|Main route(s):||London Paddington – Heathrow Airport|
|Fleet size:||5 Class 360 sets|
|Stations called at:||8 (none operated)|
|National Rail abbreviation:||HC|
|Parent company:||Heathrow Airport Holdings/FirstGroup|
Heathrow Connect is a train service in London provided jointly by Heathrow Express and Great Western Railway (GWR), connecting Heathrow Airport with Paddington. The service follows the same route as the non-stop Heathrow Express service but calls at certain intermediate stations, connecting several locations in west London with each other, the airport, and Central London. It runs every half-hour throughout the day and evening.
The service, launched on 12 June 2005, uses 5-coach Class 360/2 electric multiple-unit trains built by Siemens in Germany. These were originally built as Class 350 4-coach units. When BAA bought these units, an extra coach was added to make them 5-car units.
Fares between Paddington and Hayes & Harlington are the same as for GWR services, but the single fare between Hayes and Heathrow is £6.10 as of September 2015. Oyster cards, Travelcards and Freedom Passes are not valid between Hayes and Harlington and Heathrow, but can be used throughout the rest of the route. When the service was first introduced in 2005, the fare for the 3-mile (4.8 km) journey from Hayes to Heathrow was £6, which at £2 per mile made it one of the most expensive train journeys in the world.
The service was designed principally for the use of airport staff and West London residents for travel to Heathrow or Paddington. With a staff ID card, discounted fares are available for the journey between Hayes and Heathrow.
Originally it was not intended to be used as a cheaper (but slower) alternative to the Heathrow Express service from Paddington to Heathrow: every Connect service is overtaken by an Express service en route, and at Paddington trains were originally advertised on departure boards as running to Hayes & Harlington only.
Now, Heathrow Connect is marketed as a much cheaper way to reach Paddington from Heathrow and vice versa, with a single fare of £10.10 (slightly less than half the Heathrow Express fare) and a journey time of 25 minutes against the Express time of 15 minutes. Passengers can also use their Railcards to access discounts.
Standard-class travel between Terminals 1, 2 and 3 and Terminal 4 or Terminal 5 is free.
Because the service is provided as a joint venture between GWR and Heathrow Express and is not subject to the usual franchising specifications, it is not obliged to provide performance statistics.
|Heathrow area rail services|
The service uses the Relief Lines of the Great Western Main Line between Airport Junction and Paddington, replacing some stopping services operated by the former First Great Western Link. These lines were electrified as part of the original Heathrow Express project as a diversionary route. The lines are electrified at 25 kV AC overhead and feature Automatic Train Protection.
To access the airport spur without crossing the Main Lines, trains in both directions use the flyover track originally built for Heathrow Express trains heading towards Paddington. This arrangement means Heathrow Connect trains to the airport use the flyover in the opposite direction to normal operation, and trains from Heathrow must cross both slow lines on the flat. As part of Crossrail works, the flyover is being rebuilt to overcome these limitations.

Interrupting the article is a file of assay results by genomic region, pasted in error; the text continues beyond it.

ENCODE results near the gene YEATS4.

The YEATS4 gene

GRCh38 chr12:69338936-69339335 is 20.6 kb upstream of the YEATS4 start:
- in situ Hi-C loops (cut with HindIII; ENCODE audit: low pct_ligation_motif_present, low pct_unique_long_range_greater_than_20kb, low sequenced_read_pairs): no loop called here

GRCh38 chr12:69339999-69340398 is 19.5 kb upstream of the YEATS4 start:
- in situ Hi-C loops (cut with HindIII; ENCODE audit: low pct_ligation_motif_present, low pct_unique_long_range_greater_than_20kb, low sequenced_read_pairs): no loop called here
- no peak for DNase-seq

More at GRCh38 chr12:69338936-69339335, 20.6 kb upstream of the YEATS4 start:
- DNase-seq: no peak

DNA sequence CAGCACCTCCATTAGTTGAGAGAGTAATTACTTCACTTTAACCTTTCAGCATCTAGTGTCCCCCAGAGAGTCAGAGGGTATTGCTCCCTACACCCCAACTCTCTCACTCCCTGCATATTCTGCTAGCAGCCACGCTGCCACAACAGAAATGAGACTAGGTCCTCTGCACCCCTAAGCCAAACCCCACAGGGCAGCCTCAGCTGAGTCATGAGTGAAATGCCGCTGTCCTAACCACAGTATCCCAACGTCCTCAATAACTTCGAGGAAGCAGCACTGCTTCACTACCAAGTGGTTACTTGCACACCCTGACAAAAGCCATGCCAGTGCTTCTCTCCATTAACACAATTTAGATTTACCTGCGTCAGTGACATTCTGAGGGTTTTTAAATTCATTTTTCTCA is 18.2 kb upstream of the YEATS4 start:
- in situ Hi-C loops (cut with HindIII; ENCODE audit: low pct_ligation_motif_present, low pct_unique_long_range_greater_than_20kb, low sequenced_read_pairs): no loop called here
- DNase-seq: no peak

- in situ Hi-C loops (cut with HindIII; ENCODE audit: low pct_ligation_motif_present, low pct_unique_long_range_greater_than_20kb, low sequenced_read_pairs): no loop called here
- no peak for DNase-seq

The service pattern, as of August 2015[update], is as follows:
- Monday-Saturday, Heathrow Connect services run half-hourly between Paddington and Heathrow Central (terminals 1-3), stopping at Ealing Broadway, West Ealing, Hanwell, Southall and Hayes & Harlington.[a] For terminals 4 and 5, passengers must change at Heathrow Central for either a Heathrow Express service (which runs to Terminal 5), or the 'Heathrow Express shuttle' (which provides services to Terminal 4).[b]
- On Sundays, Heathrow Connect services are extended to Terminal 4 but do not call at West Ealing or Hanwell. Service frequency is similar.
Heathrow Connect has a complex operating structure. The rolling stock and on-board staff are supplied by Heathrow Airport Holdings (formerly BAA) through the Heathrow Express company. For the portion of the journey between Paddington and Hayes & Harlington, these are leased to GWR and the service is classed as being "operated" by the latter. Between Hayes & Harlington and Airport Junction, it runs using open-access rights obtained by Heathrow Express. Beyond Airport Junction the track is owned by Heathrow Airport Holdings.
|Class||Image||Type||Top speed||Quantity||Number||Seat Layout||Routes operated||Built|
|Class 360/2 Desiro||electric multiple unit||100||161||5||360201-360205||2+3||London Paddington – Heathrow Terminal 4
or Heathrow Terminal 5
From May 2018, Crossrail trains will replace all Heathrow Connect trains between London Paddington and Heathrow terminals 2 to 4. Furthermore, as of December 2019 all services will run through the new tunnels at Paddington to central London destinations including Bond Street, Liverpool Street and Canary Wharf.
- There is also one late-evening London-bound service on Mondays-Thursdays that stops at Acton Main Line.
- In early mornings and late evenings, some Heathrow Connect services are extended to either terminal.
- "Heathrow ... at a price". The Observer (London). 12 June 2005. Retrieved 26 October 2009.
- Heathrow Connect - Train Times
- alwaystouchout.com Heathrow Connect Archived 7 August 2007 at the Wayback Machine.
- Greater Western franchise ITT, page 69
|Wikimedia Commons has media related to Heathrow Connect.|